• Most people know that a Russian mongrel named Laika made the first “manned” space flight (in 1957). But few people know how many dogs actually went into space and how many made it back. In all, 13 dogs flew on Russian spacecraft; 5 never made it back, including Laika.
  • Of all the dogs that made space flights, only Laika was actually sent aloft with the knowledge that there was no way she would ever be recovered. The dog’s plight captured the hearts of millions around the world as her life support systems wound down. The American press dubbed the dog “Muttnik.” In 1997, Russia dedicated a memorial to the fallen dog hero.
  • A greyhound can run up to 45 miles an hour in a short dash. That’s just 15 miles an hour slower than the speed of the cheetah, the fastest animal on earth. (A cheetah can run 60 miles an hour. Here’s an interesting fact about cheetahs: they don’t stalk like cats; they run down their prey like dogs.
  • In a dog, the nose knows more quickly than the other senses. While humans have to be content with a mere 5 million to 20 million scent-sensitive cells, most dogs boast between 120 million and 200 million of these cells. Bloodhounds have the best sniffers of all – more than 300 million scent cells line the nostrils of these dogs.
  • Right behind a dog’s nose sense is his sense of hearing. Again, your dog’s hearing abilities put yours to shame. Human beings can hear sound waves of up to 20,000 cycles per second (sound waves). A dog can hear up to 100,000 cycles per second. Filters within the ear enable your dog to distinguish the far-away sound of your car. This is why he pricks his ears up while the rest of your family is unaware of your imminent arrival.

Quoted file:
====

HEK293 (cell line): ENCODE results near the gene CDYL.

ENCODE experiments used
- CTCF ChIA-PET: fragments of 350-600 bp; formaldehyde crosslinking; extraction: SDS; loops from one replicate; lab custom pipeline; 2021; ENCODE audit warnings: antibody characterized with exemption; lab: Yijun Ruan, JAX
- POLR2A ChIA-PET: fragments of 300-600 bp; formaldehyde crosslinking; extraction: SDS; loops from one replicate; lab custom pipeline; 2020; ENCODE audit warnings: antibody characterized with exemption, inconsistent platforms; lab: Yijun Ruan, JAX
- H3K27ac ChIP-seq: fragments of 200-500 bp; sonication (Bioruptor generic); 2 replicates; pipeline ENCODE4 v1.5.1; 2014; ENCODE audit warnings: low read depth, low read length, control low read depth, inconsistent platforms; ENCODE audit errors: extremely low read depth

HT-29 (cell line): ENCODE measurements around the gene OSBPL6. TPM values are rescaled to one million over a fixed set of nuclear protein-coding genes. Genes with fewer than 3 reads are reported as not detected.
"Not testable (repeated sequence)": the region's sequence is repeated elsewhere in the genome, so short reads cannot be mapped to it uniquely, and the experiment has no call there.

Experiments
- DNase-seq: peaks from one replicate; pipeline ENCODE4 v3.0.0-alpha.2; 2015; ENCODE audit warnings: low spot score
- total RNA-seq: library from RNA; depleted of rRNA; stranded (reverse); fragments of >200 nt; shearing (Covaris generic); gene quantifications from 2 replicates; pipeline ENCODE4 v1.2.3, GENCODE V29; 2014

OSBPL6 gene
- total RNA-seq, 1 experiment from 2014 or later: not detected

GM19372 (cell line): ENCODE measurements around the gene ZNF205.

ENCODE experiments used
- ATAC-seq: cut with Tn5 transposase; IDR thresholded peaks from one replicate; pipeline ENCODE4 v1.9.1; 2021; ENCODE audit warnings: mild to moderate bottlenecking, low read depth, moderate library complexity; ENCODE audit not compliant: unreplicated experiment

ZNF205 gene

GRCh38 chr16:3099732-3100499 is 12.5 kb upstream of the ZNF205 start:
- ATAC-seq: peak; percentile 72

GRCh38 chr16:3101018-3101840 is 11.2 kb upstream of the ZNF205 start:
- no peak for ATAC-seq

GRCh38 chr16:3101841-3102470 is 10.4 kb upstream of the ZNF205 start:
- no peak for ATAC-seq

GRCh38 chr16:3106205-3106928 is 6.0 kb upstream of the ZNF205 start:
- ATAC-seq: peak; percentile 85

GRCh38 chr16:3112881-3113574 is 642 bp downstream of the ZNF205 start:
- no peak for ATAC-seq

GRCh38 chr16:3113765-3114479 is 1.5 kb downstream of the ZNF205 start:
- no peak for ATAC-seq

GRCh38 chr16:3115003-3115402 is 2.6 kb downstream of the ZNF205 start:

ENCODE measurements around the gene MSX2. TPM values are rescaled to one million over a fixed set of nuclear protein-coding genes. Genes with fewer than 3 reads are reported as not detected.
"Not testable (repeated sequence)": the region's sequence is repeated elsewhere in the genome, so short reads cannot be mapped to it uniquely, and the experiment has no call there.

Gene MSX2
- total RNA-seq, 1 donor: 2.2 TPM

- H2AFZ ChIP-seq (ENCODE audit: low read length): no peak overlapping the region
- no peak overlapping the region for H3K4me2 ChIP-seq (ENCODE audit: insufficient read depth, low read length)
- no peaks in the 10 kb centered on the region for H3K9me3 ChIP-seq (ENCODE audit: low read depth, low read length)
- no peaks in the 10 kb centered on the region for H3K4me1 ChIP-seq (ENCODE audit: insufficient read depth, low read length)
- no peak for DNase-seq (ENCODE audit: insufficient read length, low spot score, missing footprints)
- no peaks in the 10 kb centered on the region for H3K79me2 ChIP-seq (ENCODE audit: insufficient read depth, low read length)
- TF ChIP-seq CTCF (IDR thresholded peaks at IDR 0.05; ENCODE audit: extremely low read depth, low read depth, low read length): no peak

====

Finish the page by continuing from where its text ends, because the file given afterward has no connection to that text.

• Although a dog has a vastly superior nose, he has decidedly inferior taste buds. Compared to a person, who has almost 10,000 taste buds, a dog makes do with only a few hundred. In other words, dogs cannot tell many tastes apart. The enjoyment of food comes primarily from the aroma. In addition, a dog is genetically wired to gorge, especially if there’s another dog around, because in the wild dogs never knew when their next meal was coming.
  • Your dog’s heart is similar to your own. It is divided into four chambers: the right atrium and ventricle channel blood to the lungs to get oxygen while the left atrium and ventricle pump the blood to the body. But unlike you, your dog has very little chance of suffering a heart attack or stroke.
  • Unfortunately, dogs do suffer from other common ailments found in people, such as diabetes and cancer. One common disorder is congestive heart failure – which means the heart muscle cannot pump blood efficiently. (Heart failure is not the same thing as a heart attack, in which the heart muscle begins to die because of obstruction of circulation to the area) Congestive heart failure is in the top five illnesses for which veterinary treatment is required.
  • Dogs often get conjunctivitis – otherwise known as “pink eye” – and their owners worry that the infection can be passed on to the human family members. Relax. The bacteria that causes conjunctivitis in dogs is not the same as the one that affects humans.
  • People sometimes consider their dogs to be almost human. That’s fine when it comes to showering affection and attention on your pet, but dangerous if you try to give him human medication. Dogs should never be given over-the-counter medication, unless specifically prescribed by a veterinarian. For instance, if aspirin is given incorrectly it can cause stomach bleeding in dogs.
  • North America has the highest population of dogs in the world. The Chihuahua is believed to be the oldest breed of dog native to the North America. It hails from the Mexican region of the same name.
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